Boxing Day is the name given in England to the day after Christmas. Strictly speaking, Boxing Day is the first weekday after Christmas day.
The Woodlands Middle School website explains how Boxing Day got its name. One explanation of Boxing Day was the custom of the lord and lady of the manor “boxing” the surplus food and gifts left over from Christmas Day, to distribute them among the tenants who lived and worked on their land. This was usually done on the day after Christmas, which then got the name of Boxing Day.
Another instance was the Church encouraging people to donate gifts for the poor in the run-up to Christmas. The gifts were stored in a big alms box which was kept under lock and key. Then on the day after Christmas the box was opened and the gifts were distributed to the poor.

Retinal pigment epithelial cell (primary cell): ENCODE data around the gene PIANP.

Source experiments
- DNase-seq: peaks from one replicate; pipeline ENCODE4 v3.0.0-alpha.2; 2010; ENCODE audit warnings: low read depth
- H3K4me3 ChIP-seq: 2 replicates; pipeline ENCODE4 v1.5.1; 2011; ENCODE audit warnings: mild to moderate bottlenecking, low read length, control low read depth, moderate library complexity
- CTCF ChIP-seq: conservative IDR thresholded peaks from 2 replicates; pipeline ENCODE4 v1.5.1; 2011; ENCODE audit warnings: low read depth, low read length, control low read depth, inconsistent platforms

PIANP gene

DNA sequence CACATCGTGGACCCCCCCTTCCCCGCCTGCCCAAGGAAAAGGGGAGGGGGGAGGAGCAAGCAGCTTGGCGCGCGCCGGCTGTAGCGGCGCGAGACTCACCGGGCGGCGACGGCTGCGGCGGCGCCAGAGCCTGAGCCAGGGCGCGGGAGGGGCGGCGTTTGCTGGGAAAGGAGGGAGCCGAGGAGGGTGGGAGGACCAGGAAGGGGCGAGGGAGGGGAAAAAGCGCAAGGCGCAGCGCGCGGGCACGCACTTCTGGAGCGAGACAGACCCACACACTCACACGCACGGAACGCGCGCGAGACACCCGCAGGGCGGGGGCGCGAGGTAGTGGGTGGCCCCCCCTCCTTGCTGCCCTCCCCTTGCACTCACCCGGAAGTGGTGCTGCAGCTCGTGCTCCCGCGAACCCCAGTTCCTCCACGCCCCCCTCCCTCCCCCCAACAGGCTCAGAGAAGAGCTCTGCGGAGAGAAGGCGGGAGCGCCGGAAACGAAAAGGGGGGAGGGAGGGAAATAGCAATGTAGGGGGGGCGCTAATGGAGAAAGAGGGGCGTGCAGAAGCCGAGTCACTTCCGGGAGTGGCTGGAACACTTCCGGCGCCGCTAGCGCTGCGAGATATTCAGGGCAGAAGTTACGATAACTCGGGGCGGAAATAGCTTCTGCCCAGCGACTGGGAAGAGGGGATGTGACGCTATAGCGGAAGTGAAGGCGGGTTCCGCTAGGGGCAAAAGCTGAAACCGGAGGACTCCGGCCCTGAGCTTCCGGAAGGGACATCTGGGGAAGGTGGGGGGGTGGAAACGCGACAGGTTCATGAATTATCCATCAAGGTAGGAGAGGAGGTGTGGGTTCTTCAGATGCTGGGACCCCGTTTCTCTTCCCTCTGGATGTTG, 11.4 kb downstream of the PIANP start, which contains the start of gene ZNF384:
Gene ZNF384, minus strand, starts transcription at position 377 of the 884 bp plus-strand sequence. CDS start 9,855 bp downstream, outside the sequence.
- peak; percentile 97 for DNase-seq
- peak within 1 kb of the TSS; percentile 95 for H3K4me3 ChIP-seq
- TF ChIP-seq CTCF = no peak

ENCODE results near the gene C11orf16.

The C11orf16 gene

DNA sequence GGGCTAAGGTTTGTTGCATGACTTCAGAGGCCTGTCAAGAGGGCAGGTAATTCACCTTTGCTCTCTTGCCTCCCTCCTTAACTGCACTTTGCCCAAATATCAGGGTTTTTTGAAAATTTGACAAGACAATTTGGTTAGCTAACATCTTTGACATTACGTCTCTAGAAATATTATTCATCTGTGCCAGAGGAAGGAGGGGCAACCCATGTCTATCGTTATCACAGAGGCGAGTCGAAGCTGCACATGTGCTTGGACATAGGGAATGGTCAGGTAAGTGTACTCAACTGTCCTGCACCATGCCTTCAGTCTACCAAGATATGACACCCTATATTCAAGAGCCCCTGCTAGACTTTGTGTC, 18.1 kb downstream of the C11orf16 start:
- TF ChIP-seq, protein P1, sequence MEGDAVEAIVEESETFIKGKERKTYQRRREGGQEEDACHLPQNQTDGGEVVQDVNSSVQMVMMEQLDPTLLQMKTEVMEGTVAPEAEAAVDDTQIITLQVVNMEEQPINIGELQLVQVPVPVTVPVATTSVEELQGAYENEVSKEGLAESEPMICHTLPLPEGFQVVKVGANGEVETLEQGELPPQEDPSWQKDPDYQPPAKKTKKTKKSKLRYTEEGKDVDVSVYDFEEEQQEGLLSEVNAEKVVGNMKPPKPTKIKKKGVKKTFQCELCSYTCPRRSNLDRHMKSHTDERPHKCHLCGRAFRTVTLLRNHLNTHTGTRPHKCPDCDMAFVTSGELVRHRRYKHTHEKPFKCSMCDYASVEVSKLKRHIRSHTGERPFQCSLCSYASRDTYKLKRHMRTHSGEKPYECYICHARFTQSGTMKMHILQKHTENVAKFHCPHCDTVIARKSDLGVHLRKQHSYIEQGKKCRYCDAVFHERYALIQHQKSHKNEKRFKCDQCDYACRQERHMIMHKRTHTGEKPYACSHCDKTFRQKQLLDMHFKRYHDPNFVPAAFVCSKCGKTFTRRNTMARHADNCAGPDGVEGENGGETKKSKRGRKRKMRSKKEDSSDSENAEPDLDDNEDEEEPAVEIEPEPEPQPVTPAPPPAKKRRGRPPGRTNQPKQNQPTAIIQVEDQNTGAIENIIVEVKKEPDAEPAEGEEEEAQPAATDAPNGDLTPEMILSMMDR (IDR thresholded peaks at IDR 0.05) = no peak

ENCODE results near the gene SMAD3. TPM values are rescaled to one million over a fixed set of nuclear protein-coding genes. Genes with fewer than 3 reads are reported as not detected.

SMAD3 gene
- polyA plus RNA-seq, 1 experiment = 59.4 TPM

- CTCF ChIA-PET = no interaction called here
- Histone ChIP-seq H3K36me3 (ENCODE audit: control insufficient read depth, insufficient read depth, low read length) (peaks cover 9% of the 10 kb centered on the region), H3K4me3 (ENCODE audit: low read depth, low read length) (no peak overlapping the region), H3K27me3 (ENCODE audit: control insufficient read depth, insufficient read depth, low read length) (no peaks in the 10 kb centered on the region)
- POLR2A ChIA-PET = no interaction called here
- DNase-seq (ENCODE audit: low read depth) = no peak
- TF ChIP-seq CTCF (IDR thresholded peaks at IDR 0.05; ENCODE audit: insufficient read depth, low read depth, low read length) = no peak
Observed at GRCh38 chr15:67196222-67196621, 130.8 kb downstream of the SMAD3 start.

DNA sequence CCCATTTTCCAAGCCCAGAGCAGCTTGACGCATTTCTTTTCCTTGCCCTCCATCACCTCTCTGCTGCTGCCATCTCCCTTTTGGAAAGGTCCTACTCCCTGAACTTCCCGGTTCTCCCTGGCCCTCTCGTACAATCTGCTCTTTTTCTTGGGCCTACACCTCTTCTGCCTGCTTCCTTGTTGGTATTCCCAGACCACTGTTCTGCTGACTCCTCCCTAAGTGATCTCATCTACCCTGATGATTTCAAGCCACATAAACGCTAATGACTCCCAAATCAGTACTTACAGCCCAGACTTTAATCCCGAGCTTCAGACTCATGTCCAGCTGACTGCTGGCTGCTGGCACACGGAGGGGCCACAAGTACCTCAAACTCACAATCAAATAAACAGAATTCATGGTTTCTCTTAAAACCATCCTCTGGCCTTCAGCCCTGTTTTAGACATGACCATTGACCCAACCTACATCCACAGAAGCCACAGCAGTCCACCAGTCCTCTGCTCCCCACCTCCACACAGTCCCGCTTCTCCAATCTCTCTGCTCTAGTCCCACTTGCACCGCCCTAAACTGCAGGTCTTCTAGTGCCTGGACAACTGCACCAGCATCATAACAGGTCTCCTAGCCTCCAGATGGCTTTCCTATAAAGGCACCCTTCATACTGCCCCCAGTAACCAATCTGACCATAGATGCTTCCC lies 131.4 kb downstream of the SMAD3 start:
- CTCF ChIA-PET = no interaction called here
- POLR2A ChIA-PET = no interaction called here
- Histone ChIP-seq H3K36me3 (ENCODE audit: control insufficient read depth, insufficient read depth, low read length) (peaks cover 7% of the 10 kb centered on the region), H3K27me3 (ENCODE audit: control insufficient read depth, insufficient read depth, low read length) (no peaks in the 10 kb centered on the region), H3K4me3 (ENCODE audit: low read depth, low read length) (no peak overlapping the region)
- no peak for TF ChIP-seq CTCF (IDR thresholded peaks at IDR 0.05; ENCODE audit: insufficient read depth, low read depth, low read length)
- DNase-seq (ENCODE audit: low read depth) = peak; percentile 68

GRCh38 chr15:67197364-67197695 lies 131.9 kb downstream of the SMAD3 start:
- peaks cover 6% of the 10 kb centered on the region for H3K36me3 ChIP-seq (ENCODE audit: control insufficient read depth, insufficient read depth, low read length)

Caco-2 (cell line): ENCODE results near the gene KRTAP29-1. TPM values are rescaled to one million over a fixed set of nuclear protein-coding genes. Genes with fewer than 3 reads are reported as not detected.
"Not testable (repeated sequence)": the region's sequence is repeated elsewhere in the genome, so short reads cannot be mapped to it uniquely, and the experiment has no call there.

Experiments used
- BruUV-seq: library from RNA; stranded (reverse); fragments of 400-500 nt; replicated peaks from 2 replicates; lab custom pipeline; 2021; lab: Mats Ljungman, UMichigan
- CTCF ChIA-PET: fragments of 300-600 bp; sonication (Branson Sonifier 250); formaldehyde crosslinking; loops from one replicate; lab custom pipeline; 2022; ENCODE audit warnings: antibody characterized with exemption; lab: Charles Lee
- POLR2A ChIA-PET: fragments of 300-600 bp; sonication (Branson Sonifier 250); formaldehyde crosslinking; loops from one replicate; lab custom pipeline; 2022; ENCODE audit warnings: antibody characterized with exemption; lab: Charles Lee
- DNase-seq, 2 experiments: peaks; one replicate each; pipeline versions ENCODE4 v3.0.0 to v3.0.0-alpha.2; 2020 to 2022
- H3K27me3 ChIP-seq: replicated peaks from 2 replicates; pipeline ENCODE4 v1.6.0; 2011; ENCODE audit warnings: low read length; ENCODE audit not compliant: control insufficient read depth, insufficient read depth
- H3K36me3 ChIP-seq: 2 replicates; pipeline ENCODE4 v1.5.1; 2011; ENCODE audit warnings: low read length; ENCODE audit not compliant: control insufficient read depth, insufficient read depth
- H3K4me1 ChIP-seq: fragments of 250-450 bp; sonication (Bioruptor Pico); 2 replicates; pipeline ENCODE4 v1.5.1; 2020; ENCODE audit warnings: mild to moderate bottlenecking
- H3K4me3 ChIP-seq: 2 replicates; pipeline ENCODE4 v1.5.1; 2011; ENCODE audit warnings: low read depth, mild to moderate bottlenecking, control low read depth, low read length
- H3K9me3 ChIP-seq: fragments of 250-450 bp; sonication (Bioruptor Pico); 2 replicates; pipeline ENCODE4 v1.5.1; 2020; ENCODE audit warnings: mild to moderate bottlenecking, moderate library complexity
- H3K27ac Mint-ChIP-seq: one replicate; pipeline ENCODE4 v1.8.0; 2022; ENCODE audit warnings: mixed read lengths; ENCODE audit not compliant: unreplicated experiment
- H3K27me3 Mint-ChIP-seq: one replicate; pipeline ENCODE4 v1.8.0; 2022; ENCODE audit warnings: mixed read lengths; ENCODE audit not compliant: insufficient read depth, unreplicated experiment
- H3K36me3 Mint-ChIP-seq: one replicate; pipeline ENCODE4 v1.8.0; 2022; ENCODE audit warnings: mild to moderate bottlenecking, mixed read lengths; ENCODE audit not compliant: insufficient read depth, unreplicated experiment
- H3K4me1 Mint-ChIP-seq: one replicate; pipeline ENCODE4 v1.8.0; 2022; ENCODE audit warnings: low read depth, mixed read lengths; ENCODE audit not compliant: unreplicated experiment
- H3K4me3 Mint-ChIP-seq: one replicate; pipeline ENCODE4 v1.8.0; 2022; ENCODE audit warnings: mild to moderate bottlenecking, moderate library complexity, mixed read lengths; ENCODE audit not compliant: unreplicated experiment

Another version had to do with the great sailing ships. Before the ship set sail on a long voyage, a box or container was placed on board, usually by a priest, for the sailors to donate gifts of money to ensure a safe return. The box was then sealed, and kept on board during the voyage.
If the ship returned safely, the box was handed over to the priest, who would offer a Mass of thanksgiving for the safe voyage. The priest would keep the box sealed until the day after Christmas, when it would be opened and the contents shared among the poor.
The day after Christmas Day is also known as Saint Stephen’s Day, in memory of the first martyr put to death for his faith in Jesus Christ. The story of Stephen’s trial and death is found in chapters 6 and 7 of the Acts of the Apostles.
The Church chose the day immediately after Christmas to commemorate the martyrdom of Saint Stephen. Perhaps that is to remind us that the baby born in Bethlehem on Christmas Day will also give his life one day to show mankind that God loves them.